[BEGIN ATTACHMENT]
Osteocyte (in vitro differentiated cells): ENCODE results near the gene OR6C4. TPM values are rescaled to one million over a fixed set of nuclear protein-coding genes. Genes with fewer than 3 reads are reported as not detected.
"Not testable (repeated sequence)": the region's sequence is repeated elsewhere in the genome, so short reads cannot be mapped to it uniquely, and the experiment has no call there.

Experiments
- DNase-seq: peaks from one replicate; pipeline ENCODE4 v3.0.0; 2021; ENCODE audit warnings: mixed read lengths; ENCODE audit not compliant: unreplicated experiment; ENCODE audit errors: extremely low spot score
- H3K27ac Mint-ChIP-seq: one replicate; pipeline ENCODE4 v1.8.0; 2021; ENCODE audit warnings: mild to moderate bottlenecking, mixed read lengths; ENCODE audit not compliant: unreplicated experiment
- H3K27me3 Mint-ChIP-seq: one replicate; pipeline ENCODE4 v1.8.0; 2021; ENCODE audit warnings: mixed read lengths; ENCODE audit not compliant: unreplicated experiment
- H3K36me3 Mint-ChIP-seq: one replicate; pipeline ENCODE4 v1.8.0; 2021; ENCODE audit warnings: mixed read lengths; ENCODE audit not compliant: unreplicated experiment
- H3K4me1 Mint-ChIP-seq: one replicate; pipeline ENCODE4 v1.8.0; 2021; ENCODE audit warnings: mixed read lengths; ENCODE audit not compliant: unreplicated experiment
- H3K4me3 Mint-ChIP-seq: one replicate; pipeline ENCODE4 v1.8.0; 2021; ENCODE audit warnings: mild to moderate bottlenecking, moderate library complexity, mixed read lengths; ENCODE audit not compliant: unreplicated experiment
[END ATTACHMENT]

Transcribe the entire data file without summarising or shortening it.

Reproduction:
Osteocyte (in vitro differentiated cells): ENCODE results near the gene OR6C4. TPM values are rescaled to one million over a fixed set of nuclear protein-coding genes. Genes with fewer than 3 reads are reported as not detected.
"Not testable (repeated sequence)": the region's sequence is repeated elsewhere in the genome, so short reads cannot be mapped to it uniquely, and the experiment has no call there.

Experiments
- DNase-seq: peaks from one replicate; pipeline ENCODE4 v3.0.0; 2021; ENCODE audit warnings: mixed read lengths; ENCODE audit not compliant: unreplicated experiment; ENCODE audit errors: extremely low spot score
- H3K27ac Mint-ChIP-seq: one replicate; pipeline ENCODE4 v1.8.0; 2021; ENCODE audit warnings: mild to moderate bottlenecking, mixed read lengths; ENCODE audit not compliant: unreplicated experiment
- H3K27me3 Mint-ChIP-seq: one replicate; pipeline ENCODE4 v1.8.0; 2021; ENCODE audit warnings: mixed read lengths; ENCODE audit not compliant: unreplicated experiment
- H3K36me3 Mint-ChIP-seq: one replicate; pipeline ENCODE4 v1.8.0; 2021; ENCODE audit warnings: mixed read lengths; ENCODE audit not compliant: unreplicated experiment
- H3K4me1 Mint-ChIP-seq: one replicate; pipeline ENCODE4 v1.8.0; 2021; ENCODE audit warnings: mixed read lengths; ENCODE audit not compliant: unreplicated experiment
- H3K4me3 Mint-ChIP-seq: one replicate; pipeline ENCODE4 v1.8.0; 2021; ENCODE audit warnings: mild to moderate bottlenecking, moderate library complexity, mixed read lengths; ENCODE audit not compliant: unreplicated experiment